ACROSS MISSISSIPPI — The poultry industry is riding a wave of success, propelling it from a strong 2013 into another year with promises of favorable market prices and lower production costs.
John Michael Riley, an agricultural economist with the Mississippi State University Extension Service, said several issues will influence poultry profits in 2014.
“We expect poultry to ramp up production this year because of factors that are hurting beef and pork,” Riley said. “The cattle industry is in a supply crunch that has been driving up the cost of beef. Pork producers have been battling a serious virus that is reducing their supplies, and pork is becoming more expensive. As a result, poultry is eyeing this opportunity to fill in the gap in available proteins at the meat case.”
Mississippi’s recent tornadoes damaged 75 poultry houses in Winston, Wayne, Newton and Scott counties and killed more than a million birds.
“Disasters are very serious on a local level, but from a national or even statewide standpoint, the consumers should not see much of an impact,” Riley said. “The newly enacted farm bill has some key provisions that might offer more support to the growers than was specifically outlined in the old farm bill.”
Riley said the fourth quarter of 2013 was when poultry production was expanding. Additionally, feed prices came down during fourth quarter, giving the industry the opportunity to expand without enduring high costs. Corn prices were around $8 per bushel two years ago but are now closer to $5.
“Mississippi’s broiler industry finished 2013 with a total value of production of $2.7 billion,” he said. “That is roughly 20 percent more than the year before and 23 percent more than the five-year average. These figures do not incorporate the value of eggs and other poultry.”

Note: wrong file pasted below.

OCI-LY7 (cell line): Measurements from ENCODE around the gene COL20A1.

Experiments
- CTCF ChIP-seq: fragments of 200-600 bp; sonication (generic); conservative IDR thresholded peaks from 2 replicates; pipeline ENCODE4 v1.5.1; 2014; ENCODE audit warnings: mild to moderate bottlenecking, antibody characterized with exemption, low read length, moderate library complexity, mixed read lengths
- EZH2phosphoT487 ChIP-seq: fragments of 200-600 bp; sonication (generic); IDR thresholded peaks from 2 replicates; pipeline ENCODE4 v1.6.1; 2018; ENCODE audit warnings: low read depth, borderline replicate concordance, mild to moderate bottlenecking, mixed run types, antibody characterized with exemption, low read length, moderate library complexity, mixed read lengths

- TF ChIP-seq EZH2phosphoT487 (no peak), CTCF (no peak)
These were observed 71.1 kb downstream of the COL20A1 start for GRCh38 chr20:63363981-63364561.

Riley said the 2014 value will probably increase further.
Tom Tabler, Extension poultry specialist, said Mississippi poultry numbers have remained steady, but nationally, expansion efforts are underway.
“Peco Foods is building a new complex in north-central Arkansas,” Tabler said. “That includes a feed mill, a processing plant, a hatchery and growers. Most growers will produce broilers, but others will grow pullets and breeder hens. You need all of that to support the complex.”
Tabler said the company will own the buildings, but it will contract all of the growing operations. Sanderson Farms is building a similar project in east-central Texas.
“These two projects are indicators that these companies believe things will be good for quite some time in the future,” he said.
Mark Leggett, president of the Mississippi Poultry Association, said one market area gaining ground in Mississippi is the production of boneless thighs.
“We are very optimistic for the coming year. As incomes are rising around the world, protein consumption is increasing, even in Third World countries,” he said. “Mississippi is in a good position to take advantage of the meat markets and consumer demands.”